Himalayan Wild Fibres

About a month ago, I came upon a great opportunity.  Saradippity of Ravelry found  this website and, curious, she e-mailed Ellie, the woman in charge of it, to see if she could buy some of the fibre.  It comes from the wild Himalayan stinging nettle, and has been traditionally harvested by Nepali men and women for generations.  The Himalayan Wild Fibres project is attempting to develop a market for this eco-friendly fibre, hopefully providing supplementary income to thousands of families.

This is the fibre:

Ellie’s reply was that no, the fibre is not available for sale, at least not yet.  However, she recognized that saradippity and the people of Ravelry represent a huge amount of textile expertise, not to mention a big slice of the potential market for any yarn that her enterprise produces.  Because the whole point is to create jobs for people in tiny villages, there aren’t going to be any huge mills built to deal with this stuff.  It’s manual technology all the way.  As such, Ellie suggested that saradippity gather a few people together to do a study of the fibre.  They get free samples of a fun new fibre to play with, and she gets all the results of thirty people’s experiments on yarn structure, blending with other fibres, different spinning and processing tools, and how it behaves when knitted, crocheted, and woven.  Which is where I come in.  I get to be one of the test people.

That alone is pretty cool, but that’s not the end of the story.  A few days ago Ellie found out about the Ethical Fashion Source Expo that’s happening in London (England, not Ontario) on October 6th.  She quickly contacted them and landed a spot.  But what to do?  All she has is some processed fibre, a bit of yarn, and maybe a Nepalese garment or two.  Not much for the Western fashion world to relate to.  Enter Team Ravelry!  As I type, fibre is winging its way here, and I and the others will be spinning/knitting/weaving samples and zipping them off to London for the Expo.  So.  Not only do I get to help with this awesome project, I get to display my work at an international exhibition.  Yay!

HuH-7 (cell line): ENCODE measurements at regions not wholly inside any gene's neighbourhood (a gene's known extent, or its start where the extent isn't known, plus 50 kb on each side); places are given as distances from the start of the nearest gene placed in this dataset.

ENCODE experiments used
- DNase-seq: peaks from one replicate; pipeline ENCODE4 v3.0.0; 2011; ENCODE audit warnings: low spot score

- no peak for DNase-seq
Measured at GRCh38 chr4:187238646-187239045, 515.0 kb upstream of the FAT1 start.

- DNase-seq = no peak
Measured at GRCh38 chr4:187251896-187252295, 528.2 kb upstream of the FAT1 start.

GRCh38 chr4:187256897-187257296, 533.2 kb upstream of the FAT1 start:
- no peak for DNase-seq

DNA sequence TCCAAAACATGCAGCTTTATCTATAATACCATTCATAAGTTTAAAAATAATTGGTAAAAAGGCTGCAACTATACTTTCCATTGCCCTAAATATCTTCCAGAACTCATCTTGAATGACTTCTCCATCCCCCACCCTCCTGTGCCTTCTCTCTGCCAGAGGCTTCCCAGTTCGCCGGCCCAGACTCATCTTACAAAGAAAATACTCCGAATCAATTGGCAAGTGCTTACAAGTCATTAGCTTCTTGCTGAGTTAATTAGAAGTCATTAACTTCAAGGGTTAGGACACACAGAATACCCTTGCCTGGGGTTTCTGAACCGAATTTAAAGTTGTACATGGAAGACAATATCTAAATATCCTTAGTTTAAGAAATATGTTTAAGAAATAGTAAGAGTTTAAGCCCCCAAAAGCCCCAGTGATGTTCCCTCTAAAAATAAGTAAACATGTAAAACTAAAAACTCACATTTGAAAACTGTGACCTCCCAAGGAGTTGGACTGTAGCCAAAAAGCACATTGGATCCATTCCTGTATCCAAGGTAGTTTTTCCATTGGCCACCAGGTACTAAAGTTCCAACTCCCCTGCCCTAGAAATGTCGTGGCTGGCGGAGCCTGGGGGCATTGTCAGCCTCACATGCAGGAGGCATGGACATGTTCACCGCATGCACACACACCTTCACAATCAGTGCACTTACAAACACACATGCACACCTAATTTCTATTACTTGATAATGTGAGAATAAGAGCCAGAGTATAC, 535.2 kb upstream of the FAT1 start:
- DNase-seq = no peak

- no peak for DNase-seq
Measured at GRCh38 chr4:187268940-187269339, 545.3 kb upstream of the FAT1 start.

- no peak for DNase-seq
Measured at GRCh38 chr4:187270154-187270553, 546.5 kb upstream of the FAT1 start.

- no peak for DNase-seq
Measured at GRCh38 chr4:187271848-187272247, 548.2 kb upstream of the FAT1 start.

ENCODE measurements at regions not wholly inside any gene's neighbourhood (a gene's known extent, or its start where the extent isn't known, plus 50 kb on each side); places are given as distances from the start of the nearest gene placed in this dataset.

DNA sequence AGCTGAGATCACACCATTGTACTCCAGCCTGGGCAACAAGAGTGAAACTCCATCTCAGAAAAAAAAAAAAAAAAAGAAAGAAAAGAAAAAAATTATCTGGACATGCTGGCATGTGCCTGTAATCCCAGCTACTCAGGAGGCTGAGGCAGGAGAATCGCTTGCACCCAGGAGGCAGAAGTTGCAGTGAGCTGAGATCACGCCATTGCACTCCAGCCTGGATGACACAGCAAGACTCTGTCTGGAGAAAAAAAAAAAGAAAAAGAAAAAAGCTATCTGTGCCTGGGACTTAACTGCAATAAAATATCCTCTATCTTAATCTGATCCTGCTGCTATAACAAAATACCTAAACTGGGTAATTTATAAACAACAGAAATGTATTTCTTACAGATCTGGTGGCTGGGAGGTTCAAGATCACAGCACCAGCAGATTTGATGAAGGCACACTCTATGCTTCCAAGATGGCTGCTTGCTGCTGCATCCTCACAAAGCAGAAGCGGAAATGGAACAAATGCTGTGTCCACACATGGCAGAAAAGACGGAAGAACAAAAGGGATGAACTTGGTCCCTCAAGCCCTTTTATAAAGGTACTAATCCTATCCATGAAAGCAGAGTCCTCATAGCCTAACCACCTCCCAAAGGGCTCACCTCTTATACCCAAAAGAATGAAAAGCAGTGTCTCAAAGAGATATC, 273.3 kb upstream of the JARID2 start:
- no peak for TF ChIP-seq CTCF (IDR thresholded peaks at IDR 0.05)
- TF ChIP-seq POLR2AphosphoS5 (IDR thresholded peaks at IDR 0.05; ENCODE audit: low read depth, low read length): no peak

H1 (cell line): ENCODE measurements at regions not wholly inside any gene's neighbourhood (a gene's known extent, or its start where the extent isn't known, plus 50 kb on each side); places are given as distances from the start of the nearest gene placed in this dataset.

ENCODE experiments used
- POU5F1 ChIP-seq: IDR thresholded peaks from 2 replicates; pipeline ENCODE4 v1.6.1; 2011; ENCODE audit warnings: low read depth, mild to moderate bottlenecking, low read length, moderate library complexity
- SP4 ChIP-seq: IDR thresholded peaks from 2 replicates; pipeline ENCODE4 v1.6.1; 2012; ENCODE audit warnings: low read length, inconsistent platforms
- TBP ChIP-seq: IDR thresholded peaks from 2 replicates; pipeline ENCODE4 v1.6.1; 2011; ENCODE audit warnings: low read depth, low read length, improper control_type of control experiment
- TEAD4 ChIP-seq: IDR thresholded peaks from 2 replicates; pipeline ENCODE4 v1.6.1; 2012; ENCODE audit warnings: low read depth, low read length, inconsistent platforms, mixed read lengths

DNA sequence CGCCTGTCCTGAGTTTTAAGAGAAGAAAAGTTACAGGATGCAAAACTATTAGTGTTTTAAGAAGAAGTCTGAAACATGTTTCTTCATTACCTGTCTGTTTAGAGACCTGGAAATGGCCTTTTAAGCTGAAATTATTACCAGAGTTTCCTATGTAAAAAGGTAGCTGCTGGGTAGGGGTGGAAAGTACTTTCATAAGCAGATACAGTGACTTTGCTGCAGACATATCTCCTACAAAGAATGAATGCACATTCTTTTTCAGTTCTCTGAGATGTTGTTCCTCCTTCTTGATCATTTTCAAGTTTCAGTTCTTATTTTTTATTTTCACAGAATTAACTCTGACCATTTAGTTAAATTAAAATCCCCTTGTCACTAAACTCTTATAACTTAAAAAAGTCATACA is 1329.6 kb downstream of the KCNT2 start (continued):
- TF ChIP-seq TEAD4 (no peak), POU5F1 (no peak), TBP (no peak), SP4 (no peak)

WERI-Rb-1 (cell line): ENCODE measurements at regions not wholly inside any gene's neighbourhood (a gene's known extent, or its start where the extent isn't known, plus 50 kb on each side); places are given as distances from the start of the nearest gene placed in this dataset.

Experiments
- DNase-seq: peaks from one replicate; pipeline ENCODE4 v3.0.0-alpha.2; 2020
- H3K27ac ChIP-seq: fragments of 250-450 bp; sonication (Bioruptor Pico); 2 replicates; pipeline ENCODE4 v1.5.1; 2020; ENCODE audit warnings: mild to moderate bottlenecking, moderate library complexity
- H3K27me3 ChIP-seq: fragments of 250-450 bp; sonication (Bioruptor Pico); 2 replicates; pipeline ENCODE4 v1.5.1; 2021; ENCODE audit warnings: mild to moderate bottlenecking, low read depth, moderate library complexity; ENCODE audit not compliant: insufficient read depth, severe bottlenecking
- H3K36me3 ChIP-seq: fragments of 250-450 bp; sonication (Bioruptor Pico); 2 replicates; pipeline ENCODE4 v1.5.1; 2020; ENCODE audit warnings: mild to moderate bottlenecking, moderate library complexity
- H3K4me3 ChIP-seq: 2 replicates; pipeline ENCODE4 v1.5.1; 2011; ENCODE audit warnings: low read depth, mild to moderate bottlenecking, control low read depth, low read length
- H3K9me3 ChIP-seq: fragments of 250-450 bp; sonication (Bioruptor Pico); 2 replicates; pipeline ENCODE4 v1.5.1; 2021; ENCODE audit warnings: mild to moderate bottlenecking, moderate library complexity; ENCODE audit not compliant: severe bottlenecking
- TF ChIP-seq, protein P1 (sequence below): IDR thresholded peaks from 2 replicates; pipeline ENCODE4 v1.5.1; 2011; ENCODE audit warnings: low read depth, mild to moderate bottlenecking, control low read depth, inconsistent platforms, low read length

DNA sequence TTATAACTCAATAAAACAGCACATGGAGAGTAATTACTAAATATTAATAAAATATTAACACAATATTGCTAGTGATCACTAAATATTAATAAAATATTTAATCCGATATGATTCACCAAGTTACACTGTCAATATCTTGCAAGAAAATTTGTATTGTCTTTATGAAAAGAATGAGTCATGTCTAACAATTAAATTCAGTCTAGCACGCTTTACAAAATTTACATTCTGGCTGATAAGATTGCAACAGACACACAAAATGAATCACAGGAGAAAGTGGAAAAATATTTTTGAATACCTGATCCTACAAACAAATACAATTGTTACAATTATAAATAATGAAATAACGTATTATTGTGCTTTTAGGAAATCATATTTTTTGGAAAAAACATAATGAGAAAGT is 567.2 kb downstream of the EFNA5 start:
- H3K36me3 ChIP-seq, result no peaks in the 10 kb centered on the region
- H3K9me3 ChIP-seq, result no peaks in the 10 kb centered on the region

I’m expecting my bit of the fibre to arrive on Wednesday.  In the mean time, I’m spinning up a fine single of hemp to use for warp, then the nettle yarn will be weft.  I just have to come up with a fabric that will show it off as well as it possibly can.

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One Response to “Himalayan Wild Fibres”

  1. Danielle Says:

    Tee hee! That’s really cool! Hooray for exposure!!!

    On a random note, since I’m thinking about it – have you (or anyone else) ever tried dying with red onions? It did a wonderful job of dying my fingers as I chopped them at work over the summer. Though it did wash off fairly easily too.

    On another random note, you might be interested in reading a book called “Colour: Travels Through the Paintbox” by Victoria Finlay. One of my profs gave us some excerpts from it to read. The author was interested in how colours and pigments were traditionally produced, and so she traveled around the world collecting stories about the processes and importance of different colours in different places and cultures. I found it fascinating – I want to borrow the whole book from the prof.

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